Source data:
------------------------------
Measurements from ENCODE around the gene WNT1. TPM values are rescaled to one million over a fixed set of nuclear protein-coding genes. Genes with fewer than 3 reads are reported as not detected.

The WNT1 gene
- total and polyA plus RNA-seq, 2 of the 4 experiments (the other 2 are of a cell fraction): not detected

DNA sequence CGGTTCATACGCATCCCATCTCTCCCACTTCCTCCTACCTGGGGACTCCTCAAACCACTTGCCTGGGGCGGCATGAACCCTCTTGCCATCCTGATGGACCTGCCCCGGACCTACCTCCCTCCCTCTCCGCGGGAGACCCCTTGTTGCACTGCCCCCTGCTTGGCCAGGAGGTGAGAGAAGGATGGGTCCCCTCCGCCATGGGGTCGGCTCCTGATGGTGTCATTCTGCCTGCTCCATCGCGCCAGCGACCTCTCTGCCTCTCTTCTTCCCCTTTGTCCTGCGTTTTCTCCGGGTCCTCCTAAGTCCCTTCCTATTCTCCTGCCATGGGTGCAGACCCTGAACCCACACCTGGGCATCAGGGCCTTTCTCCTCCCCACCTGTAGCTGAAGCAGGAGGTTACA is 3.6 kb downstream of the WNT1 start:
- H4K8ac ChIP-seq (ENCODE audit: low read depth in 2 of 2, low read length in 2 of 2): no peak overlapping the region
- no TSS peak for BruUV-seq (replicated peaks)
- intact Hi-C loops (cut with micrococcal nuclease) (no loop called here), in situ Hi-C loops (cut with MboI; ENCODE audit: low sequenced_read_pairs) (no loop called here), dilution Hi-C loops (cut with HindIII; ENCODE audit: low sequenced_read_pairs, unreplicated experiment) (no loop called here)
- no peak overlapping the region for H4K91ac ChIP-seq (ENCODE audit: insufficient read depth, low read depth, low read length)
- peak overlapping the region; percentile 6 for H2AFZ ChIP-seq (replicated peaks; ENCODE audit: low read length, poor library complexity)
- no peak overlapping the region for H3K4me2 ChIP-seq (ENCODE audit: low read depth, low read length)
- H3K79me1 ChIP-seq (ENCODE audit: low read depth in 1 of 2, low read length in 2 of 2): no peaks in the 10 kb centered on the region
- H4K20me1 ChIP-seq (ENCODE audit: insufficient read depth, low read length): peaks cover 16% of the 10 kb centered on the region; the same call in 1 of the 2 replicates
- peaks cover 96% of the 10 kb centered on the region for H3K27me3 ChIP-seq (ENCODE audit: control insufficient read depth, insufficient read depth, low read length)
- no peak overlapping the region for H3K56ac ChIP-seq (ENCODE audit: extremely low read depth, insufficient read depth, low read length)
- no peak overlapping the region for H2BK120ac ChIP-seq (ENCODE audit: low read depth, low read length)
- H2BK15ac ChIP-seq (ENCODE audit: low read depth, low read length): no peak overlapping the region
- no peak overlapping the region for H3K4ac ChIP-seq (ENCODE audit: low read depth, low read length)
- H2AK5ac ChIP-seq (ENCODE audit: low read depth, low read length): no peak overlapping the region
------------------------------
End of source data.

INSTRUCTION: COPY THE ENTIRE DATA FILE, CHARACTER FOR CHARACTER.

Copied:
Measurements from ENCODE around the gene WNT1. TPM values are rescaled to one million over a fixed set of nuclear protein-coding genes. Genes with fewer than 3 reads are reported as not detected.

The WNT1 gene
- total and polyA plus RNA-seq, 2 of the 4 experiments (the other 2 are of a cell fraction): not detected

DNA sequence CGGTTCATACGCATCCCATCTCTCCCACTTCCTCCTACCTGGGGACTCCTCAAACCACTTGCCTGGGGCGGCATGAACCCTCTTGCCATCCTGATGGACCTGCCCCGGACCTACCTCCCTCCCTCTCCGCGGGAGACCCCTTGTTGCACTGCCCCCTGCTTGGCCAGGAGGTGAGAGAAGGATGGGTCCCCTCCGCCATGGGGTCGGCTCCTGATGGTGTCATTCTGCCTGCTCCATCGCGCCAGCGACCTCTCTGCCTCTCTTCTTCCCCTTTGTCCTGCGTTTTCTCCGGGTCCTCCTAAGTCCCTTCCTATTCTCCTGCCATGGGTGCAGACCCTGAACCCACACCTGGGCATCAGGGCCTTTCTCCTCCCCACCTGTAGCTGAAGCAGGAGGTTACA is 3.6 kb downstream of the WNT1 start:
- H4K8ac ChIP-seq (ENCODE audit: low read depth in 2 of 2, low read length in 2 of 2): no peak overlapping the region
- no TSS peak for BruUV-seq (replicated peaks)
- intact Hi-C loops (cut with micrococcal nuclease) (no loop called here), in situ Hi-C loops (cut with MboI; ENCODE audit: low sequenced_read_pairs) (no loop called here), dilution Hi-C loops (cut with HindIII; ENCODE audit: low sequenced_read_pairs, unreplicated experiment) (no loop called here)
- no peak overlapping the region for H4K91ac ChIP-seq (ENCODE audit: insufficient read depth, low read depth, low read length)
- peak overlapping the region; percentile 6 for H2AFZ ChIP-seq (replicated peaks; ENCODE audit: low read length, poor library complexity)
- no peak overlapping the region for H3K4me2 ChIP-seq (ENCODE audit: low read depth, low read length)
- H3K79me1 ChIP-seq (ENCODE audit: low read depth in 1 of 2, low read length in 2 of 2): no peaks in the 10 kb centered on the region
- H4K20me1 ChIP-seq (ENCODE audit: insufficient read depth, low read length): peaks cover 16% of the 10 kb centered on the region; the same call in 1 of the 2 replicates
- peaks cover 96% of the 10 kb centered on the region for H3K27me3 ChIP-seq (ENCODE audit: control insufficient read depth, insufficient read depth, low read length)
- no peak overlapping the region for H3K56ac ChIP-seq (ENCODE audit: extremely low read depth, insufficient read depth, low read length)
- no peak overlapping the region for H2BK120ac ChIP-seq (ENCODE audit: low read depth, low read length)
- H2BK15ac ChIP-seq (ENCODE audit: low read depth, low read length): no peak overlapping the region
- no peak overlapping the region for H3K4ac ChIP-seq (ENCODE audit: low read depth, low read length)
- H2AK5ac ChIP-seq (ENCODE audit: low read depth, low read length): no peak overlapping the region